In the illustrated embodiment the lamps are of the type designated as DY in the trade (specifically DYH, others which may be used being DYN, DYA, etc.). As shown, the lamps may have filaments which are formed of thin wire tightly coiled into helical form so as to form a thicker structure, which thicker structure is in turn formed into a much looser helix [shown schematically at 85, 85a], eg of 6 turns extending over a length of about 1 cm with the external diameter of the helix being about cm, the lamps being mounted so that this looser helix has a more or less vertical axis when the umbrella shaft 12 is substantially horizontal. In the illustrated embodiment the looser helix of the filmanet is situated about midway of the effective length of the reflector 21 or 21a (which, as illustrated, is about 7% cm) and also about midway of its effective width (which, as illustrated, is about to 6 cm), the channel-shaped reflector is'open-ended, and the lamps (and their filaments) are relatively close to the respective reflector surfaces 22, 22a (e. g. the distance between the filament helixes 85, 85a and the respective reflector surfaces 22, 22a is well below 3 cm, such as about 2 cm and the distance between the closest points of the quartz envelopes of the lamps and those reflector surfaces is well below 1 cm, such as about /2 cm or less). The construction provides the appropriate convection cooling needed by quartz-halogen lamps to avoid failure from overheating and blackening from operation at undesirably low temperatures, while giving very high reflection and utilization of the light from the lamps, but avoiding direct illumination of the subject to be photographed since the position of the reflector unit is generally such that all the light passing directly from the filament hits either the metal reflector 21 (or 21a) or the umbrella type reflector 13. As indicated above, the channel walls need not be at right angles to each other as shown in FIG. 2; in one preferred construction (illustrated schematically in FIG. 11), the side walls 23 (or 23a) and 24 (and 24a) of the channel diverge away fromits base wall 22 (or 22a) e.g., they are at angles of about 60 to 80 to said base wall.

In a most preferred form of the invention, the lampreflector unit 11 is (as illustrated in FIG. 2) fixed to the swivel l4 atop the folding stand 16. It will be seen that the center of gravity of the device is situated approximately directly over the pole 17. (It is also within the broader scope of the invention to have the umbrella shaft 12 fixed to said swivel 14, as illustrated schematically in FIG. 8.) The swivel may comprise a sleeve 43 adapted to be rotated about a vertical upstanding pin 44 projecting from the top of the pole 17 and to be held thereon by a set screw, e.g. a thumb or wing screw. Fixed to the top of the sleeve is a slit block 45 serving as a clampable bearing for a horizontal pin 46 fixed to the depending ears 47 of a clevis bracket 48 attached to housing 25; the block has a slit 49 so that the portion 51 thereof on one side of the slit can be moved slightly toward the portion 52 on the other side thereof so as to clamp the horizontal pin 47 in any desired position, such movement being effected by a thumbscrew 53 threaded into portion 51 and having its shank passing freely through a hole in the other portion 52.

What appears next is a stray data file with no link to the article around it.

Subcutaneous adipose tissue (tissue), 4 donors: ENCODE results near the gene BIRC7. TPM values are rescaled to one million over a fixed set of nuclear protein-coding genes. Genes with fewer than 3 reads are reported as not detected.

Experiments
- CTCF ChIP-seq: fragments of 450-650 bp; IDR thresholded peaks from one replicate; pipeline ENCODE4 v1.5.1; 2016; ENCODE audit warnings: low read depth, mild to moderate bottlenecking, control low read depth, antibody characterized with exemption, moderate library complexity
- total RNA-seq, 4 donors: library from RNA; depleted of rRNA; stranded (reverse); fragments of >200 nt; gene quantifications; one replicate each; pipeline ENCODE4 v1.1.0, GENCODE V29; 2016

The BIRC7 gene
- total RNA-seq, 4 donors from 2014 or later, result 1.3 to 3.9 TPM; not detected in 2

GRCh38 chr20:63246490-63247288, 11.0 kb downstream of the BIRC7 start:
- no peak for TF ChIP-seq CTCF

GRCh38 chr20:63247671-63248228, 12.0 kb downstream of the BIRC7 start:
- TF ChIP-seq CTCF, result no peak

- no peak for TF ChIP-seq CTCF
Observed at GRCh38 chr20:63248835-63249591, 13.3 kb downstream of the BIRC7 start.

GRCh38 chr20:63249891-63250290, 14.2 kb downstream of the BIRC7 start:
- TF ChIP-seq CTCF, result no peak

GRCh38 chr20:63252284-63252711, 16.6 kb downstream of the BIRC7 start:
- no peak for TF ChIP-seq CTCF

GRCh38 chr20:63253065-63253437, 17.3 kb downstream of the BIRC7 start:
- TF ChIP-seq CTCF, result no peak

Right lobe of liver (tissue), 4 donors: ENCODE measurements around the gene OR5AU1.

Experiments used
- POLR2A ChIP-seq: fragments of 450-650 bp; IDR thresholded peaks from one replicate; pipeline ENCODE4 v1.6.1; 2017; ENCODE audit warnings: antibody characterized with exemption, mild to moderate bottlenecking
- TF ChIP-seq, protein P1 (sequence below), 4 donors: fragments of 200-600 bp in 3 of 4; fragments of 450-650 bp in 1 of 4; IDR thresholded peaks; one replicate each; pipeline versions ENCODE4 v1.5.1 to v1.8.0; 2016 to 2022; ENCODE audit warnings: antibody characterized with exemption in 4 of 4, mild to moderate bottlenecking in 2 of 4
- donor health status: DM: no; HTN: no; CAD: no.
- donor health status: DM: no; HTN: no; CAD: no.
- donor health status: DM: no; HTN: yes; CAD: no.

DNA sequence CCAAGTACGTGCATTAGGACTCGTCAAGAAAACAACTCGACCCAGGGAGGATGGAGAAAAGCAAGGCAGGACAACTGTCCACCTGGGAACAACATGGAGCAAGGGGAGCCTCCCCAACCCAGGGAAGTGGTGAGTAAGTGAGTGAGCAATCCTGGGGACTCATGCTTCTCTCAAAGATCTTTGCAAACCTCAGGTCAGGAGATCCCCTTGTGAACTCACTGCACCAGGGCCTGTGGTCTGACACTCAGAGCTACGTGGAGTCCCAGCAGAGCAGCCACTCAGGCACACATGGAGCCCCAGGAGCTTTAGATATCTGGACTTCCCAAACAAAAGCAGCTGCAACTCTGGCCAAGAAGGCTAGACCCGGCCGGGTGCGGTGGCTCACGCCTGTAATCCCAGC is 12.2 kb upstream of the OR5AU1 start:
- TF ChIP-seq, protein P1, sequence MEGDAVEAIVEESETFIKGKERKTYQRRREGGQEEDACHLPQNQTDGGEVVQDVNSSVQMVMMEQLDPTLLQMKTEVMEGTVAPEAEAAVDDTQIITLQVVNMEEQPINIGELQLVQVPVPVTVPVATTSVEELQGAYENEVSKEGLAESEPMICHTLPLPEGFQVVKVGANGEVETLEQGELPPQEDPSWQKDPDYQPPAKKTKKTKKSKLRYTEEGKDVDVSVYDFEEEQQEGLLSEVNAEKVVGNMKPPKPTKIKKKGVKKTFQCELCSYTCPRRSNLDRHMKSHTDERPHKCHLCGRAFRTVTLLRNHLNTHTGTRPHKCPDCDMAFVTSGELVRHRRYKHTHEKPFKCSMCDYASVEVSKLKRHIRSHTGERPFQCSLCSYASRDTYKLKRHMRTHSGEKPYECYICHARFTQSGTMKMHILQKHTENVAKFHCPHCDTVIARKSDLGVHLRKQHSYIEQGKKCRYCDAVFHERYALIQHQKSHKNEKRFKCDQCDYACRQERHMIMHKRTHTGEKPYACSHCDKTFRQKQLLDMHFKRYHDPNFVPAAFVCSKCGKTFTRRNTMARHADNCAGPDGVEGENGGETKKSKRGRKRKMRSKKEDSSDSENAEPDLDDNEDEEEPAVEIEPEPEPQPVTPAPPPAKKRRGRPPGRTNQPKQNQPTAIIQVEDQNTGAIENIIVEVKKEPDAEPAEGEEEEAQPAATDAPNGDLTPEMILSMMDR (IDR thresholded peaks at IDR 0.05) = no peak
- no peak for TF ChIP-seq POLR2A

Like conventional umbrellas, the umbrella has, on its central shaft 12, a small ring 56 fixed near the top of the shaft; a set of long ribs 57 each having one end 58 pivotally attached to the small fixed ring 56; a slider 59 mounted on the shaft and having a small ring 61 integral therewith; a set of short ribs 62 each having one of its ends 63 pivotally attached to the slider ring and its other end 64 pivotally attached to the long rib at an intermediate point 66 on the length of said long rib 57 (a pivot fitting 67 being fixed to each long rib for this purpose); a latch 68 to hold the slider 59 in a position on the shaft in which the umbrella is open; a second latch 68a to hold the slider in a position on the shaft in which the umbrella is closed; and a fabric cover 69 which is fixed to the shaft just outside of the fixed ring 58 (being held on the shaft by a suitable ferrule 71) and is attached (as by suitable thread loops 72) to fittings 73 secured to the long ribs 57 adjacent their free ends '74, as well as by intermediate thread loops 76 engaging inter mediate portions of said long ribs. As in conventional umbrellas, the covering is made up of a series of substantially identical sectors or panels sewn together along their edges, forming seams, and the rib-attaching loops 72 are situated at the outer ends of the seams so that each of the panels is disposed between the corresponding adjacent long ribs. The position of the latch 68 is such that when the slider is held thereby the fabric is taut and the long ribs are bent. The ribs are flexible and of conventional construction, of thin metal which is formed into channel-shaped cross-section over substantially their whole length, except at their ends.